By Randy Davis
Like most of the other archaeologists, this is my third expedition in search of the Trouvadore. My role, however, also includes the medical aspects of diving as well as keeping the team healthy in our remote location. This is usually not a big deal, even in an expedition of this size, because everyone is generally healthy and all are professionals who have been doing this type of thing for years. Normally this role includes treating sea sickness or an ear infection, etc. Well, this year we have had an epidemic. The roster of available people is listed on our duty board, except those with a blue underline who are ill. We have three people already down with a stomach virus. Hopefully our epidemic on this very small 125′ boat will be short lived.
The staghorn coral,just a few feet below the surface, presented a real barrier to our tow-board efforts.
Today began our first day of in-water search for the Chippewa and Onkahye, which we will complete prior to returning to the Trouvadore. We have poured over historical documents and feel that we have a good location for their whereabouts, but the magnetometer team has had no promising “hits” near the areas where we feel the wrecks should be. So, today we got visual.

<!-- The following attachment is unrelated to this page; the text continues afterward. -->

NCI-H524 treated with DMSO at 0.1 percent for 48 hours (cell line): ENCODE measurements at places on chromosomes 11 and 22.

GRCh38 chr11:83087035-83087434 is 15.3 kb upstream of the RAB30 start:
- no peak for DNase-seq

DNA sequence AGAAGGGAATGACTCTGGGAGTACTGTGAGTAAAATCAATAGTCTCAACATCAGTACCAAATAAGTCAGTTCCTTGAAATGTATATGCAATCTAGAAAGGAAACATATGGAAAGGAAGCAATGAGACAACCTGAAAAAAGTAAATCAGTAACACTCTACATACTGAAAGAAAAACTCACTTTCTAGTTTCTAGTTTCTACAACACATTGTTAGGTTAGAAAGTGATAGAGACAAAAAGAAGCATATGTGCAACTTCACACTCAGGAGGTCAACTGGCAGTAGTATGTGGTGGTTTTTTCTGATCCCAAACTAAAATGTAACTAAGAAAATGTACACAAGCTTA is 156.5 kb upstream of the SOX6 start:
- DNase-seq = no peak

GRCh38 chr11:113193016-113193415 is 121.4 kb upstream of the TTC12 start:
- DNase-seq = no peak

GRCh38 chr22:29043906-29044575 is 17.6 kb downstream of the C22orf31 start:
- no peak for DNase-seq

We had two teams that pulled tow boarders behind our inflatable boats over the shallow portion of the reef. A tow boarder is basically shark bait. You hold on to a small board on a ski rope and we pull you around while you look for large objects indicative of a wreck. This works well in the caribbean when visability is upwards of 75 feet. Today started slow, but after I had a very long tow through fire coral and massive staghorn coral forests, we decided it would be safer to go back and swim the shallowest and most promising portion of the reef. Lo and behold – Don found a small ballast pile and some iron fasteners. This was truly a good omen and only the beginning.
This afternoon things only got better. After fighting a strong tidal current, I surfed over the reef and back-tracked to the boat to find that Jack and Joe, two of our boat crew, had found carronades similar to those recorded to be on the Chippewa – five of them. James found another interesting item – a mast ring. I photographed all of these for initial documentation. Tomorrow we will extend our search, while simultaneously documenting exact locations and measurements of all of the finds so far. Time for a Cohiba!
The mast band from the US Brig Chippewa.